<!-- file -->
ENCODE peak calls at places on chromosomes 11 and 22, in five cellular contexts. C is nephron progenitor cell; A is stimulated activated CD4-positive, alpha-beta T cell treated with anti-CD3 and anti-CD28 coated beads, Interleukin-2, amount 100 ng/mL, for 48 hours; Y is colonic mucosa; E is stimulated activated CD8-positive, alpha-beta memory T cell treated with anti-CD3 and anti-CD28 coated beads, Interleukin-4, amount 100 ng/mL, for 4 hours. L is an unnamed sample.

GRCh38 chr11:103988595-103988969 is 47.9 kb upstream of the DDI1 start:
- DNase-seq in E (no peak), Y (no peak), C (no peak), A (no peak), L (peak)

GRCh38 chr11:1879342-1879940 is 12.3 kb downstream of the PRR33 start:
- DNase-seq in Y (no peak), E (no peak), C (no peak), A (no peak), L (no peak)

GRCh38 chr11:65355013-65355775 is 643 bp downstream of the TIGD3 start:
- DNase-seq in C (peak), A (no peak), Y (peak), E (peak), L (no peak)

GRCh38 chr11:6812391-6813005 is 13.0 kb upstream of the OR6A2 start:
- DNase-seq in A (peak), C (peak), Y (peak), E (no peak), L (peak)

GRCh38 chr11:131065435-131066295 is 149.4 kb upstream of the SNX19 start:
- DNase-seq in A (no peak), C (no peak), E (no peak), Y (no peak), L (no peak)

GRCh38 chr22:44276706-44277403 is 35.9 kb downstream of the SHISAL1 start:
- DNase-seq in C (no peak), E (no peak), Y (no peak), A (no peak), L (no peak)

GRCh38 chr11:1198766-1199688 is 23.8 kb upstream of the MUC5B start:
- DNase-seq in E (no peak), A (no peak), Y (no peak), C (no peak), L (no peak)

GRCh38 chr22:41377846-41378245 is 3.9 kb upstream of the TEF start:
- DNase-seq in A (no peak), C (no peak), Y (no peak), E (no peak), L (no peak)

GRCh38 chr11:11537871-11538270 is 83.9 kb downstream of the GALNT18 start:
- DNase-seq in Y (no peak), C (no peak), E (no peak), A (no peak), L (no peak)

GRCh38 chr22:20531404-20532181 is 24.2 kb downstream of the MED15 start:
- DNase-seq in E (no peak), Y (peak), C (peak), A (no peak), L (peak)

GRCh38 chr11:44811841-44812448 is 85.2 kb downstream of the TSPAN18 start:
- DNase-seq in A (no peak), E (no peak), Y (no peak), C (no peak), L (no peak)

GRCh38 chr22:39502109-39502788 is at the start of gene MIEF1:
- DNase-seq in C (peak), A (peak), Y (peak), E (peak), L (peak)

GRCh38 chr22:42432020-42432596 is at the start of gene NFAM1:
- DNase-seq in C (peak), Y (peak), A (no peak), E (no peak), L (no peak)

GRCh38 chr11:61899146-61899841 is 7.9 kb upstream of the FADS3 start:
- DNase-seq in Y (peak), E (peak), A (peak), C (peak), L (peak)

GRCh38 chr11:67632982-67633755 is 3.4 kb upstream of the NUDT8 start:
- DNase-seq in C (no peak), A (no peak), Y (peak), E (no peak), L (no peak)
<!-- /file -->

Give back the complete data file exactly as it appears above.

ENCODE peak calls at places on chromosomes 11 and 22, in five cellular contexts. C is nephron progenitor cell; A is stimulated activated CD4-positive, alpha-beta T cell treated with anti-CD3 and anti-CD28 coated beads, Interleukin-2, amount 100 ng/mL, for 48 hours; Y is colonic mucosa; E is stimulated activated CD8-positive, alpha-beta memory T cell treated with anti-CD3 and anti-CD28 coated beads, Interleukin-4, amount 100 ng/mL, for 4 hours. L is an unnamed sample.

GRCh38 chr11:103988595-103988969 is 47.9 kb upstream of the DDI1 start:
- DNase-seq in E (no peak), Y (no peak), C (no peak), A (no peak), L (peak)

GRCh38 chr11:1879342-1879940 is 12.3 kb downstream of the PRR33 start:
- DNase-seq in Y (no peak), E (no peak), C (no peak), A (no peak), L (no peak)

GRCh38 chr11:65355013-65355775 is 643 bp downstream of the TIGD3 start:
- DNase-seq in C (peak), A (no peak), Y (peak), E (peak), L (no peak)

GRCh38 chr11:6812391-6813005 is 13.0 kb upstream of the OR6A2 start:
- DNase-seq in A (peak), C (peak), Y (peak), E (no peak), L (peak)

GRCh38 chr11:131065435-131066295 is 149.4 kb upstream of the SNX19 start:
- DNase-seq in A (no peak), C (no peak), E (no peak), Y (no peak), L (no peak)

GRCh38 chr22:44276706-44277403 is 35.9 kb downstream of the SHISAL1 start:
- DNase-seq in C (no peak), E (no peak), Y (no peak), A (no peak), L (no peak)

GRCh38 chr11:1198766-1199688 is 23.8 kb upstream of the MUC5B start:
- DNase-seq in E (no peak), A (no peak), Y (no peak), C (no peak), L (no peak)

GRCh38 chr22:41377846-41378245 is 3.9 kb upstream of the TEF start:
- DNase-seq in A (no peak), C (no peak), Y (no peak), E (no peak), L (no peak)

GRCh38 chr11:11537871-11538270 is 83.9 kb downstream of the GALNT18 start:
- DNase-seq in Y (no peak), C (no peak), E (no peak), A (no peak), L (no peak)

GRCh38 chr22:20531404-20532181 is 24.2 kb downstream of the MED15 start:
- DNase-seq in E (no peak), Y (peak), C (peak), A (no peak), L (peak)

GRCh38 chr11:44811841-44812448 is 85.2 kb downstream of the TSPAN18 start:
- DNase-seq in A (no peak), E (no peak), Y (no peak), C (no peak), L (no peak)

GRCh38 chr22:39502109-39502788 is at the start of gene MIEF1:
- DNase-seq in C (peak), A (peak), Y (peak), E (peak), L (peak)

GRCh38 chr22:42432020-42432596 is at the start of gene NFAM1:
- DNase-seq in C (peak), Y (peak), A (no peak), E (no peak), L (no peak)

GRCh38 chr11:61899146-61899841 is 7.9 kb upstream of the FADS3 start:
- DNase-seq in Y (peak), E (peak), A (peak), C (peak), L (peak)

GRCh38 chr11:67632982-67633755 is 3.4 kb upstream of the NUDT8 start:
- DNase-seq in C (no peak), A (no peak), Y (peak), E (no peak), L (no peak)